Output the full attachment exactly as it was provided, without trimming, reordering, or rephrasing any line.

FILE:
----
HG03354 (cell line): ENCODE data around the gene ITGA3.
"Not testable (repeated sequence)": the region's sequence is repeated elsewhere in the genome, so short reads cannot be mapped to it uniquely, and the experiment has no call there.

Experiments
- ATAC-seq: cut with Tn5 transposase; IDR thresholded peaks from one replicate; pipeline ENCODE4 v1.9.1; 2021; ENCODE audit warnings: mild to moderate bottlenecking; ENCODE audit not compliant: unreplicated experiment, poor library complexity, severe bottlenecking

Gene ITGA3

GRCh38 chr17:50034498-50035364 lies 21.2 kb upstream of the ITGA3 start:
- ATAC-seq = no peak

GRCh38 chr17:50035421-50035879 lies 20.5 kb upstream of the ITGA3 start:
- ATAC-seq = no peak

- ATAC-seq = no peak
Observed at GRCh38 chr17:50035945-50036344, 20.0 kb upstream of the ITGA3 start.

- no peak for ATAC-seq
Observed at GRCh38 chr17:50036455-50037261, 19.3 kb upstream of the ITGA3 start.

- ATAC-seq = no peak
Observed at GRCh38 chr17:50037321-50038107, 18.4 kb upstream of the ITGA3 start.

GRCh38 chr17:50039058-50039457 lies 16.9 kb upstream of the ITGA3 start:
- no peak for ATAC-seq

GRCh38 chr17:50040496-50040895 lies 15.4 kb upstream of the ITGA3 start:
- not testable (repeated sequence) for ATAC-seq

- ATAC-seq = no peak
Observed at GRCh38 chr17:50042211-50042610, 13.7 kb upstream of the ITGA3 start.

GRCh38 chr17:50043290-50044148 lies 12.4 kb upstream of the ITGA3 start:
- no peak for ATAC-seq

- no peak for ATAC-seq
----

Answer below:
HG03354 (cell line): ENCODE data around the gene ITGA3.
"Not testable (repeated sequence)": the region's sequence is repeated elsewhere in the genome, so short reads cannot be mapped to it uniquely, and the experiment has no call there.

Experiments
- ATAC-seq: cut with Tn5 transposase; IDR thresholded peaks from one replicate; pipeline ENCODE4 v1.9.1; 2021; ENCODE audit warnings: mild to moderate bottlenecking; ENCODE audit not compliant: unreplicated experiment, poor library complexity, severe bottlenecking

Gene ITGA3

GRCh38 chr17:50034498-50035364 lies 21.2 kb upstream of the ITGA3 start:
- ATAC-seq = no peak

GRCh38 chr17:50035421-50035879 lies 20.5 kb upstream of the ITGA3 start:
- ATAC-seq = no peak

- ATAC-seq = no peak
Observed at GRCh38 chr17:50035945-50036344, 20.0 kb upstream of the ITGA3 start.

- no peak for ATAC-seq
Observed at GRCh38 chr17:50036455-50037261, 19.3 kb upstream of the ITGA3 start.

- ATAC-seq = no peak
Observed at GRCh38 chr17:50037321-50038107, 18.4 kb upstream of the ITGA3 start.

GRCh38 chr17:50039058-50039457 lies 16.9 kb upstream of the ITGA3 start:
- no peak for ATAC-seq

GRCh38 chr17:50040496-50040895 lies 15.4 kb upstream of the ITGA3 start:
- not testable (repeated sequence) for ATAC-seq

- ATAC-seq = no peak
Observed at GRCh38 chr17:50042211-50042610, 13.7 kb upstream of the ITGA3 start.

GRCh38 chr17:50043290-50044148 lies 12.4 kb upstream of the ITGA3 start:
- no peak for ATAC-seq

- no peak for ATAC-seq